When I began Twenty Four At Heart six months ago, I had no idea how blogs worked. I've always loved to write. I was stuck at home most days working on my post-surgery rehab. I thought I'd start a blog as an outlet. I had no idea how to attract readers and my goal wasn't to go find them. I just needed to write. I didn't know there were ways to get your blog name out into the big worldwide web to attract visitors.
I talked to myself a lot back then. I'd write, "Blah, blah, blah" and post it. Sometimes a reader would show up and I'd get so excited! A few of you found me early, and have been kind enough to stick around. A lot of you are relatively new readers because let's face it, this is a relatively new blog. Several months ago (May?) I posted a few pictures of what I look at from my backyard. Most of you have probably never seen those pictures because you weren't reading at the time.
Yesterday I got comments and emails inquiring about the wilderness behind my house where the mountain lions, bobcats, coyotes, etc. live. I thought I'd give you a small visual today of my surroundings. I live about 20 minutes from the beach. The thing about California, however, is that we've got all types of geography close together.
Here's a picture of the mountain behind my house. Usually about once each winter we will see snow at the very top of that mountain. It gets us all excited, but it always melts very quickly. The sight of a little snow is a big deal to a beach girl like me.
There's not a lot of greenery on the mountain this time of year. We still have 100 degree days and no rain. Things look a lot greener in the winter time.
This next picture shows you another angle and in this one you can see my backyard fence. The same fence that the landscapers stood on the other side of while I stood naked in front of them. You can see it isn't a solid wood fence. No, it's a see through wrought iron fence. They weren't standing by the pool though. No, they had a much closer and clearer view right at me.
Behind the wrought iron fence the land slopes down into a canyon. In the picture below you will notice the bare ground. It is bare because those nice men cleared the brush for us the other day! They've been back every day since looking for random bushes brush.
By the way, one day I looked down at this very same tree (with the bare ground underneath it) and there was a mountain lion napping underneath it. I didn't stick around to see if it might wake up. The mountain lions are beautiful but they eat people. They've eaten people not very far from where I live in the last few years too. A lot of you probably heard about that on the news.
As you get closer to the lake, there is more wild brush. No one cuts the brush down by the lake. You can (maybe) see some of the cacti growing on the hill too. We are just far enough inland to get some scorching desert-like temperatures.
The water attracts a lot of animals, of course. The water level is very low right now because we've had months of heat and no rain.
I know it is all a part of the cycle of life, but I have a really hard time listening to the coyotes eating the rabbits at night. I've spent my entire life in California and I am still not used to the sound of that.
Here's a look at a second, smaller, lake which is also behind my house.
My kids used to go down to the lake(s) fishing and catching tadpoles. They always came back a muddy mess. PR still likes to go back in the canyon with friends to go "air-softing" which is similar to shooting with a BB gun, but safer. We don't let him go this time of year when the weather is still hot. There are a lot more critters near the lake when the temperatures are high and water is scarce. PR's the perfect size for a mountain lion's lunch so we need to be careful. I'd really hate to lose a kid to a mountain lion.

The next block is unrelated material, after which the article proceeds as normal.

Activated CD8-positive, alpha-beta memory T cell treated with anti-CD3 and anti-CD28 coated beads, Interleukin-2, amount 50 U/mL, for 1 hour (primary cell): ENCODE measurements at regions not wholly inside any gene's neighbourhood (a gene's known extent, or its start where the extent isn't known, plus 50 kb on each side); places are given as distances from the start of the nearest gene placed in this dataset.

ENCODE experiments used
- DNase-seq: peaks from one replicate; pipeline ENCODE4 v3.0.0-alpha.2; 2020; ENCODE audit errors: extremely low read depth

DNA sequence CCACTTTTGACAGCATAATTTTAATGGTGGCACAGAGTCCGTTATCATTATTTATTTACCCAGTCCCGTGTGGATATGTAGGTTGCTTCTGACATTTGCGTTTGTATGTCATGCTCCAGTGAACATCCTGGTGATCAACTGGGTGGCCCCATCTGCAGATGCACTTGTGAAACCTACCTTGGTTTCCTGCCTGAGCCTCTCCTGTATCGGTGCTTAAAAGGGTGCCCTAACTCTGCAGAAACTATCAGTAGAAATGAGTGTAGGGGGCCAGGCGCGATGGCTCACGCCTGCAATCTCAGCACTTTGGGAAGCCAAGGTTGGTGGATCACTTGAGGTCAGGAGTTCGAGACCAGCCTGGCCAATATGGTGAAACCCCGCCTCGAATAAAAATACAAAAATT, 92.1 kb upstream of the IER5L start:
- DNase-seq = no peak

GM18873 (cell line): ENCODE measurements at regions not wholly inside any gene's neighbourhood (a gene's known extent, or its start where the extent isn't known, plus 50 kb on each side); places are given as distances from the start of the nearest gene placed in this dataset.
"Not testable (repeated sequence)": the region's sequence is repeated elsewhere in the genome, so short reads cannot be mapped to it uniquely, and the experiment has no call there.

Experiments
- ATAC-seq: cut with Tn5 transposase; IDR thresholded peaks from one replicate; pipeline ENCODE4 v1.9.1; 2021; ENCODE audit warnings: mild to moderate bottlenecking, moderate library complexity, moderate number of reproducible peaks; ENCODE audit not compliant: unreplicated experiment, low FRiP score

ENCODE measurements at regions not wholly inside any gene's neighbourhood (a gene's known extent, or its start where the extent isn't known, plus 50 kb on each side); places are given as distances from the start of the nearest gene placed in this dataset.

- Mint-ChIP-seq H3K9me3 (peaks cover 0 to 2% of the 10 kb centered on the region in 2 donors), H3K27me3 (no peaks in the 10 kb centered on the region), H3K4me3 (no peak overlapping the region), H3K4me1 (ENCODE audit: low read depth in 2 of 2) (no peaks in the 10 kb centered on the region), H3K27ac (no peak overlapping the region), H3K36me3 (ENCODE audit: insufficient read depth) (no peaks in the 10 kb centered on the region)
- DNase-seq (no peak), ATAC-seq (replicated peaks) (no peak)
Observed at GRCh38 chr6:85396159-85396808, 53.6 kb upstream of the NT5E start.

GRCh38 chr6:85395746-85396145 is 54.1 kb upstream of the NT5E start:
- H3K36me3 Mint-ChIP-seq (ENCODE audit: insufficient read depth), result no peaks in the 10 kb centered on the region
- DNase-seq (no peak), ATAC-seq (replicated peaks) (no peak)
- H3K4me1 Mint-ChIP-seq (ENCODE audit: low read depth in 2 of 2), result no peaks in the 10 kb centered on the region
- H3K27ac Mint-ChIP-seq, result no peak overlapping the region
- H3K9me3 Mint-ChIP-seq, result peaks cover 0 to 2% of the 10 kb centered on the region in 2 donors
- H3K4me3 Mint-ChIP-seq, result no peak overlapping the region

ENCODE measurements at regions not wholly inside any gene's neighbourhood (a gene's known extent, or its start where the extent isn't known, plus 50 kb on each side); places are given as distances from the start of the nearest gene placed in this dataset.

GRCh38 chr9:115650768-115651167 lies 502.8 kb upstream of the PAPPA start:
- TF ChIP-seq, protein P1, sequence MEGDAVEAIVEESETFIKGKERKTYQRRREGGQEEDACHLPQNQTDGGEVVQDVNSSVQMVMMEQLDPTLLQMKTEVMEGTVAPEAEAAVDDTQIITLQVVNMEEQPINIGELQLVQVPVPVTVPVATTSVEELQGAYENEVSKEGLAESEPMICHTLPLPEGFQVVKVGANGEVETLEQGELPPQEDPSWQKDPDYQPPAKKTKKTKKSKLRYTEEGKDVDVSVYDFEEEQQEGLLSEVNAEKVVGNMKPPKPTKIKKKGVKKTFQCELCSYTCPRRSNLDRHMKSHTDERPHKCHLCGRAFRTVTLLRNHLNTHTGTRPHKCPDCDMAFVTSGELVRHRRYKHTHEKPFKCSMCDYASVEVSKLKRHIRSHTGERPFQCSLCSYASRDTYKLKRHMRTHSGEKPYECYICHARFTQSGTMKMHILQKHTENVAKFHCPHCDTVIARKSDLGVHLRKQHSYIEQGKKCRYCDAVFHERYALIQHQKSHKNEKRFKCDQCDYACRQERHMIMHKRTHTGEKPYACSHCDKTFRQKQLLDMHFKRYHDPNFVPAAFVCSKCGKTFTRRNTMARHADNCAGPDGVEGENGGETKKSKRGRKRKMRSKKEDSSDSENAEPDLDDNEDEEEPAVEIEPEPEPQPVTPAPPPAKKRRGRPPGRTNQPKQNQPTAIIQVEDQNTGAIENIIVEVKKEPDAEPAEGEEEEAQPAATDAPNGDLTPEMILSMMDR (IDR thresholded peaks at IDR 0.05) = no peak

One reader commented on the fact that I seem more concerned over the rattlesnakes than I do over mountain lions, bobcats, or coyotes. At first I laughed, but there is truth to her comment. The thing about the rattlesnakes is, they blend in with the ground and shrubs and you don't see them usually until you are right on top of them. Sometimes you will hear one rattle before you see it, but oftentimes you won't. Rattlesnakes are mean suckers and I don't like them at all. Not one bit.
The deer are prevalent but beautiful and harmless (except to flowers and gardens). The coyotes will eat cats and small dogs, but are afraid of humans. I've been around enough coyotes in my life to have no fear of them at all. Of course if I ever came across a sick or rabid one I'd be talking a different story. The bobcats have come in our yard frequently, and they are pretty harmless to humans. They run away when they see an adult sized human. A couple of them were eying PR as a tasty treat once when he was a baby, but I shooed them away and it wasn't really a big deal.
The mountain lions are glorious to watch. From a distance. They take my breath away when I see them. They are beautiful, powerful, and scary. We've never had a mountain lion in our yard, but we have had one under the tree I showed you. That tree is only a few feet on the other side of our fence. It was a little too close for comfort. Mountain lions roam over large areas looking for prey (deer). If you see one around, chances are it will be miles away a week later.
So now you've gotten a good look at the view I have from my backyard. If I'd had a moment of clear thinking the other day I would have grabbed a camera and taken a picture of those landscapers for you too. I was in such a hurry sprinting upstairs, I forgot to photograph them. Can you imagine the looks on their faces if a naked woman started photographing them?